Like all surgeons, I love operating. It may be difficult for the public to understand the exhilaration that plastic surgeons feel as we manipulate scalpels, scissors and clamps, and in a matter of hours alter your appearance.
We can remove sags, make noses smaller and make breasts bigger. And commonly, we operate to reduce the changes of aging. But operations like facelifts and eyelid lifts, performed for the last century, may well be headed for extinction.
There has been a quiet revolution in facial cosmetic surgery over the last few years. Injections, peels and tissue-altering energy rays are replacing skin-splitting operations. Those new increasingly effective procedures are forcing knife-wielding surgeons to learn new skills, or risk extinction. Eventually, this revolution may well cause their scalpels to be moved from the operating room to museum shelves.
Every decade after the 1900s, procedures like facelifts became more aggressive. Starting with just a little snip of skin in front of the ear, by the 1990s, these operations lifted tissue in many layers, sometimes down to the bone. More aggressive procedures improved results, but often were accompanied by unpleasant complications. And while over 100 million people can benefit from a little nip and tuck and an Internet search will reveal nearly 2 million websites that mention facelifts, in reality, only 128,000 Americans actually had the procedure last year. And despite all the hype, over the last few years, surgery has lost popularity, only to be replaced by a booming array of so-called “noninvasive” procedures.
Hype aside, it is hard to call it noninvasive when you are on the receiving end of a few dozen pointy needles. Nevertheless, new office procedures that have you back to work the next day are soaring in popularity. The drift away from the scalpel really began in the early 1980s when a little known drug called Botox melted away wrinkles as a complication while it stopped muscle twitching. Botox gradually increased in popularity but was not approved by the FDA for cosmetic reasons until 2002. Last year, over 5 million Americans had Botox injected into their faces to decrease wrinkles caused by overactive muscles. Botox has been joined by Dysport and Xeomin in the struggle against wrinkles.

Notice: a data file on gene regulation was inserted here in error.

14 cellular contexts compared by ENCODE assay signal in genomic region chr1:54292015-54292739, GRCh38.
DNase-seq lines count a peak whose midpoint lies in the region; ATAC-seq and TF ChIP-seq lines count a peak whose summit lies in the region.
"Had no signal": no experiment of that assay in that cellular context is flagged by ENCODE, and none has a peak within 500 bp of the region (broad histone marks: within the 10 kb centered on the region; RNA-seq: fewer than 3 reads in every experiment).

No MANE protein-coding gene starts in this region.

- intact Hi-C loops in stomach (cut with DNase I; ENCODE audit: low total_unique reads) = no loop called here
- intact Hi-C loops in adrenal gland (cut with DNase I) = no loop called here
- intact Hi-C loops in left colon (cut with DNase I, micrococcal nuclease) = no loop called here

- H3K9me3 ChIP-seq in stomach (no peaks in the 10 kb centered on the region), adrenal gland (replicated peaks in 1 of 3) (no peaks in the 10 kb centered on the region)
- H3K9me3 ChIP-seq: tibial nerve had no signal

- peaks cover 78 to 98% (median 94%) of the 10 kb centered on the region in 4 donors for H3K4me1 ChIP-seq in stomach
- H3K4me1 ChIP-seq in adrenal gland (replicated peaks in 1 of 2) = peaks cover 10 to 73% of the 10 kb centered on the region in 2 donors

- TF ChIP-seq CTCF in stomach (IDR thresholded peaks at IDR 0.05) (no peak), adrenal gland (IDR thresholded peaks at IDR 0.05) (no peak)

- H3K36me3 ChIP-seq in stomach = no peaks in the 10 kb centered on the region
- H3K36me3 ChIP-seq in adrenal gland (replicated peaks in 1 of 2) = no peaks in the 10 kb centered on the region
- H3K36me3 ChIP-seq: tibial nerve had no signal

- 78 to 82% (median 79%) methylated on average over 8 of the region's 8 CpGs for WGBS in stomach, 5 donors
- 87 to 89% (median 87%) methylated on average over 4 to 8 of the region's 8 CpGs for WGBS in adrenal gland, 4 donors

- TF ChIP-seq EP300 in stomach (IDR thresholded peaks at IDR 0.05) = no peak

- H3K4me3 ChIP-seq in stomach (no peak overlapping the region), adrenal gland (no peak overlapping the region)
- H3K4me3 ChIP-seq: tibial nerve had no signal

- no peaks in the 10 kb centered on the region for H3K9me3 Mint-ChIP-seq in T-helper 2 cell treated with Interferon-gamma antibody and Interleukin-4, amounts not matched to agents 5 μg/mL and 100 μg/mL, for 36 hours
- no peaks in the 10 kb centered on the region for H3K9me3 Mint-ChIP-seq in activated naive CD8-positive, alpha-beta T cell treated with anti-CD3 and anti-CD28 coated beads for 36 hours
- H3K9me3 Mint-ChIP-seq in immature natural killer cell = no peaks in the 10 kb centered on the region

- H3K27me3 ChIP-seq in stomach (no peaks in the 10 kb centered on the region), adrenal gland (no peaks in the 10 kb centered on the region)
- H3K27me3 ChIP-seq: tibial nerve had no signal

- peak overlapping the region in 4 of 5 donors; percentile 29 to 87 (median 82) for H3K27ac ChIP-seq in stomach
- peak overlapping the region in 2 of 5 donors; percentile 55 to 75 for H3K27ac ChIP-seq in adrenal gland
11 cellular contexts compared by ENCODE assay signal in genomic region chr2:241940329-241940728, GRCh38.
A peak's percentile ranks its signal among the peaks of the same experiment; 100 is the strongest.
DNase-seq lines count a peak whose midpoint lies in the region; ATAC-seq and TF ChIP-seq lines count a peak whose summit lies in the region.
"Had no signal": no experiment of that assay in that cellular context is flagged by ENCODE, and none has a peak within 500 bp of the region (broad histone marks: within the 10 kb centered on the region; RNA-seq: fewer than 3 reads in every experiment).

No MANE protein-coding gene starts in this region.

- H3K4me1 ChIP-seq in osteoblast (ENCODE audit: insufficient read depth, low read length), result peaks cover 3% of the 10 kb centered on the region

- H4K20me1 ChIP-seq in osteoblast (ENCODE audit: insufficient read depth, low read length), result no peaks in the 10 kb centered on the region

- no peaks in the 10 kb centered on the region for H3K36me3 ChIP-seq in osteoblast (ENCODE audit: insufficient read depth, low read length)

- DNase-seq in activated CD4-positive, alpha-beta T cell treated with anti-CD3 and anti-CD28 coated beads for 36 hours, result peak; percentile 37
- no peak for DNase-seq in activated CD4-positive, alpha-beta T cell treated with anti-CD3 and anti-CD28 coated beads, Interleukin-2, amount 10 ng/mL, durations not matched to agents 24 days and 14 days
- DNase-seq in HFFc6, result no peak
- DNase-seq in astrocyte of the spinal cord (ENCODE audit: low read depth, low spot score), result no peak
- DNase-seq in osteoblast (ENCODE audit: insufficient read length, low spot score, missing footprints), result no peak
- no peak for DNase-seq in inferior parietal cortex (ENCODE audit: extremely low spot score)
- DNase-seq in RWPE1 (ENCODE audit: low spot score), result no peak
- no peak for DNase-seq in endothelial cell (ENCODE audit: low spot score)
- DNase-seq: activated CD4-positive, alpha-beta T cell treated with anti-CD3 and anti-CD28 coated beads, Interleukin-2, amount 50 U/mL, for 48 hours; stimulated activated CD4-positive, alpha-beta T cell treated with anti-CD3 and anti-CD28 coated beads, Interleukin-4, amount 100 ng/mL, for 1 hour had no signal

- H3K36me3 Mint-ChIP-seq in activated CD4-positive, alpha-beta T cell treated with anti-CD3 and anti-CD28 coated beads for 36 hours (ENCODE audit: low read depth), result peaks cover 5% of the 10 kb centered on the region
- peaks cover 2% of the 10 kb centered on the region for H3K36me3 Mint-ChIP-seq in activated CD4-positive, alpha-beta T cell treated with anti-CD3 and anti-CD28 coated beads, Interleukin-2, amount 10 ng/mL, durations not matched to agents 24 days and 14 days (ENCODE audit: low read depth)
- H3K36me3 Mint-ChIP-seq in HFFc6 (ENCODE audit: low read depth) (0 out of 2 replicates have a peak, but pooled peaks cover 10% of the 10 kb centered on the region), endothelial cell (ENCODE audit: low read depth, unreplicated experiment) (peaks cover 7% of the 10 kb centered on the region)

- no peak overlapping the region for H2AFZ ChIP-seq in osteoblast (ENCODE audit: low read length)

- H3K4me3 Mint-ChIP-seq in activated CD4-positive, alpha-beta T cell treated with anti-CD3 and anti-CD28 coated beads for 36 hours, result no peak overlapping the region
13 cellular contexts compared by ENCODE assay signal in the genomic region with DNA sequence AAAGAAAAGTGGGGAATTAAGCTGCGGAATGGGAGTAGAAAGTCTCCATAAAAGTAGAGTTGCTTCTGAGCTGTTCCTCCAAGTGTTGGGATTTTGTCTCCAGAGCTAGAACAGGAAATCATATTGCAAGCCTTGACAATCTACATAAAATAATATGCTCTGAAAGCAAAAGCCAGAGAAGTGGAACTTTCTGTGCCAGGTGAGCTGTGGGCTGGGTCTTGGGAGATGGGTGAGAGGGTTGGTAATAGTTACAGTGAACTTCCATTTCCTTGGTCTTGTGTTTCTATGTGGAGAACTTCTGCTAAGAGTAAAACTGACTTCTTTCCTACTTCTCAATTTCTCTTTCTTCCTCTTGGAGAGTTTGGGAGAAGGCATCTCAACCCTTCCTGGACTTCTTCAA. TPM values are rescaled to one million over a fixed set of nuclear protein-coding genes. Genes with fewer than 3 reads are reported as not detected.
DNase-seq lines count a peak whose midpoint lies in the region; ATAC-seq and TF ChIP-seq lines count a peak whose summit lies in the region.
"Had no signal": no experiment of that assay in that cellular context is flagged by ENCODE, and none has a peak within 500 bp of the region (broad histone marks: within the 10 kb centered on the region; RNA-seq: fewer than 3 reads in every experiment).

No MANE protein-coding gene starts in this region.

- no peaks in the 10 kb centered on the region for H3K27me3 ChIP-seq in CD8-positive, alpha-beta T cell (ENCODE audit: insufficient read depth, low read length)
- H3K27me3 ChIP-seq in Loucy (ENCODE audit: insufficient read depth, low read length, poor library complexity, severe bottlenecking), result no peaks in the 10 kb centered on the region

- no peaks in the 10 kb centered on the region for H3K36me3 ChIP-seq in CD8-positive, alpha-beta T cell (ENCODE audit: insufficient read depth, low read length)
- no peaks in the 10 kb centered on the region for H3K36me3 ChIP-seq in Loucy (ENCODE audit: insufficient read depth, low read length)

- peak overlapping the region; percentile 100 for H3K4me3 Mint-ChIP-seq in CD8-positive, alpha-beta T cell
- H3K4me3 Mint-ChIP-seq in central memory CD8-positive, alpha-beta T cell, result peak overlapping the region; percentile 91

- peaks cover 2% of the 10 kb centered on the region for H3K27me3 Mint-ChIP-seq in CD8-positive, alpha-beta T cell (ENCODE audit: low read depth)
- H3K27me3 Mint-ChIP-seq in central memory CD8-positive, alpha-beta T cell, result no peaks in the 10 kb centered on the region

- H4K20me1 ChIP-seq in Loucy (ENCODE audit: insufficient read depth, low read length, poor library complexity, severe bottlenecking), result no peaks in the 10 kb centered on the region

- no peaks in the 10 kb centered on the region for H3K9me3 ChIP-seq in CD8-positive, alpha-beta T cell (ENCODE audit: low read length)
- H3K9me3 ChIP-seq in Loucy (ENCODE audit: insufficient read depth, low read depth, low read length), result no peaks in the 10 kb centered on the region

While the wrinkle filler collagen has been around since 1981, its short duration and risk of allergies prevented it from becoming a blockbuster. But when the first hylauronic acid wrinkle filler was approved in 2004, Restylane’s ability to plump annoying wrinkles around the mouth and fill deflated lips caused it to become an overnight sensation. Juvederm and now dozens of other wrinkle fillers soon joined the wrinkle-filling landscape and forced collagen out of business earlier this year. Over a million and a half people rejuvenate their faces each year with these fillers.
Peels and lasers complement fillers by reducing splotchy facial pigmentation and wrinkles, but the big breakthrough in noninvasive skin tightening and lifting has just occurred.
A new machine called Ulthera intensifies sound, makes it shrill enough that neither humans nor dogs can hear it, and focuses it in a precise location under the skin. There, it vibrates molecules releasing energy and heat. Those of us old enough to remember Ella Fitzgerald’s Memorex commercial from the 1970s know that sound has enough energy to break glass. This energy can be harnessed to kill fat and shrink the skin and prod it to make new collagen. After a few months, the skin looks tighter and thicker with less unwanted fat.
When we combine the effects of all of these new, noninvasive technologies, we can stall the effects of aging to the point where I begin to miss the operating room. The popularity of these new rejuvenating procedures is a mixed blessing. They improve appearance, cost less than surgery, and have far less risks. However, they are deceptively simple to perform. That has invited doctors and other health professionals to take courses as short as two hours and call themselves “cosmetic surgeons.” Disasters like blindness, strokes, scars and paralysis have occured with these new techniques. So, be sure to search out the credentials of your doctor before undergoing the knife … or the needle.